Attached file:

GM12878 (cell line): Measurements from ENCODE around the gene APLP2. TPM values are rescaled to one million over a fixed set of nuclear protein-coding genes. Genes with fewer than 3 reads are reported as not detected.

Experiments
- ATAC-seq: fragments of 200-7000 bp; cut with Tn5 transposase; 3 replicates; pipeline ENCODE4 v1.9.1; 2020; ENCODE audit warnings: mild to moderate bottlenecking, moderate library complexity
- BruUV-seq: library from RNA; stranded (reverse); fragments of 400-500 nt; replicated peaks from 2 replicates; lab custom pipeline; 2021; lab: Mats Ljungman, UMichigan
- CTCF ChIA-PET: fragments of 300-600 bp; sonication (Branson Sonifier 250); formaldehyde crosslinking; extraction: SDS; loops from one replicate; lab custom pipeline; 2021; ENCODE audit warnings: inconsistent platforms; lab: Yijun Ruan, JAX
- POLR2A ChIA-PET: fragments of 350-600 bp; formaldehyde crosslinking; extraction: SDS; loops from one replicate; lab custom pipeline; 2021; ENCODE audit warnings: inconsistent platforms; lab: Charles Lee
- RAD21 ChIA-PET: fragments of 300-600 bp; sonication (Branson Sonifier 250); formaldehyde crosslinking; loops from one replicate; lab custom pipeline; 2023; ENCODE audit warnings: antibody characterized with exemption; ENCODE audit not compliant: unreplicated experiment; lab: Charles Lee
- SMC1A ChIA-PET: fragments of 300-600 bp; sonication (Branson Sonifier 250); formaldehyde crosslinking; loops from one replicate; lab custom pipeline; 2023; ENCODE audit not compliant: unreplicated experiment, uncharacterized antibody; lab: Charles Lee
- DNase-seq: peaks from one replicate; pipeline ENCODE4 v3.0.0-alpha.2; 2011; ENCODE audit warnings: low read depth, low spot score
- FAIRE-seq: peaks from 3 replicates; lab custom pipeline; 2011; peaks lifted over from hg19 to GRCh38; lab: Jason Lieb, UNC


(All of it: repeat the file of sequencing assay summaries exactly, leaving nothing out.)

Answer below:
GM12878 (cell line): Measurements from ENCODE around the gene APLP2. TPM values are rescaled to one million over a fixed set of nuclear protein-coding genes. Genes with fewer than 3 reads are reported as not detected.

Experiments
- ATAC-seq: fragments of 200-7000 bp; cut with Tn5 transposase; 3 replicates; pipeline ENCODE4 v1.9.1; 2020; ENCODE audit warnings: mild to moderate bottlenecking, moderate library complexity
- BruUV-seq: library from RNA; stranded (reverse); fragments of 400-500 nt; replicated peaks from 2 replicates; lab custom pipeline; 2021; lab: Mats Ljungman, UMichigan
- CTCF ChIA-PET: fragments of 300-600 bp; sonication (Branson Sonifier 250); formaldehyde crosslinking; extraction: SDS; loops from one replicate; lab custom pipeline; 2021; ENCODE audit warnings: inconsistent platforms; lab: Yijun Ruan, JAX
- POLR2A ChIA-PET: fragments of 350-600 bp; formaldehyde crosslinking; extraction: SDS; loops from one replicate; lab custom pipeline; 2021; ENCODE audit warnings: inconsistent platforms; lab: Charles Lee
- RAD21 ChIA-PET: fragments of 300-600 bp; sonication (Branson Sonifier 250); formaldehyde crosslinking; loops from one replicate; lab custom pipeline; 2023; ENCODE audit warnings: antibody characterized with exemption; ENCODE audit not compliant: unreplicated experiment; lab: Charles Lee
- SMC1A ChIA-PET: fragments of 300-600 bp; sonication (Branson Sonifier 250); formaldehyde crosslinking; loops from one replicate; lab custom pipeline; 2023; ENCODE audit not compliant: unreplicated experiment, uncharacterized antibody; lab: Charles Lee
- DNase-seq: peaks from one replicate; pipeline ENCODE4 v3.0.0-alpha.2; 2011; ENCODE audit warnings: low read depth, low spot score
- FAIRE-seq: peaks from 3 replicates; lab custom pipeline; 2011; peaks lifted over from hg19 to GRCh38; lab: Jason Lieb, UNC